This essay examines how Samuel Richardson turned the technologies of print towards the acoustic to produce loud characters—both aurally and emotionally—in Clarissa. Specifically, it traces his techniques for representing the embodied features of argumentative conversation back to the performative genres of drama and music. Richardson's dual professional status as a printer and a novelist meant that he was familiar with the typographical conventions particular to various genres in print and, likewise, that he was invested in the graphic scaffolding of his own novels. As such, he used print as a creative resource, mining comedies and musical dynamics for models to notate interruptive pause, simultaneous speech, and changing vocal tone and cadence in the novel's heated arguments. He uses these techniques to craft an acoustic page with visual cues to help readers hear characters' words through their eyes, and thus to perceive the emotion motivating them. I argue that Richardson figures the twin specters of bodily violation and rape through the novel's threatening conversations and that his richest resources in doing so are notational techniques adapted from specifically embodied art forms. In delineating the architecture of dramatic and musical intonation that supports novelistic dialogue in Clarissa, this essay helps to revise critical narratives about the rise of the novel, emphasizing the residue of orality in this densely literary form and asserting the continuing presence of the spoken word and performative voice in the midst of a genre we tend to think of as having made characters private, quietly read, and interior.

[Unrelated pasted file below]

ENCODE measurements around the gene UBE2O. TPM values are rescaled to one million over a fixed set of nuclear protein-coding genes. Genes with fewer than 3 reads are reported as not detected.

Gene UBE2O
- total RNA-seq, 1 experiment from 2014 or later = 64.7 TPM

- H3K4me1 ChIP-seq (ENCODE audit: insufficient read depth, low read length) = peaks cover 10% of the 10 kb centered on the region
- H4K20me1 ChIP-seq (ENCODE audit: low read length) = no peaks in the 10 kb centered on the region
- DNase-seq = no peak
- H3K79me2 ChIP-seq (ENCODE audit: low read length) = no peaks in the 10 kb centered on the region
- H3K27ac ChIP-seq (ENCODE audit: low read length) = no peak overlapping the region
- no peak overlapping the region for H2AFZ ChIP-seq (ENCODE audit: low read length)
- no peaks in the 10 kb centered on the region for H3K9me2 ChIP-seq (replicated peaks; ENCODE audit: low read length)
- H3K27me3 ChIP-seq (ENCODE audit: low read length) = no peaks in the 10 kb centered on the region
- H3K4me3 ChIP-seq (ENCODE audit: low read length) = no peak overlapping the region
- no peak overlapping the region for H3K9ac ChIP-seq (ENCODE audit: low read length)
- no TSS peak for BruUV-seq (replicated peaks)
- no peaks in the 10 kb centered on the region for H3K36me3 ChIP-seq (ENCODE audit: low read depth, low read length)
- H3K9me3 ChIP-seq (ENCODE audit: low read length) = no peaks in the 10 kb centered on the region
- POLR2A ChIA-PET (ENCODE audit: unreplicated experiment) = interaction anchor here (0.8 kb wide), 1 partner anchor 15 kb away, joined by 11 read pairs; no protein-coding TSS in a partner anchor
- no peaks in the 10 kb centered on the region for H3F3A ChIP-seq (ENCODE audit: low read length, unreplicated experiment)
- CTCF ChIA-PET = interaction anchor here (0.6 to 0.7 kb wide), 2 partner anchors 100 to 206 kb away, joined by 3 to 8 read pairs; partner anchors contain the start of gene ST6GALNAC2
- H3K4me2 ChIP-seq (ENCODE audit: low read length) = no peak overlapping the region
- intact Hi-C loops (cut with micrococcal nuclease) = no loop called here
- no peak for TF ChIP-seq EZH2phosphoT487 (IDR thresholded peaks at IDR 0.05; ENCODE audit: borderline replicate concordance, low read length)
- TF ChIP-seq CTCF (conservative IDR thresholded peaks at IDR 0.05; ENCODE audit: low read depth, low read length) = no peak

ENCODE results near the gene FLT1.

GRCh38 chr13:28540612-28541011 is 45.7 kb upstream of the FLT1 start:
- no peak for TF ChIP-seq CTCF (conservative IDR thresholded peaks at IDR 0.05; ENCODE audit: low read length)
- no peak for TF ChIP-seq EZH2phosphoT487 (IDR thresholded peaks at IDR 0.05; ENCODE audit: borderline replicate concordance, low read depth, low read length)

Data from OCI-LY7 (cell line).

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pp. 140-159
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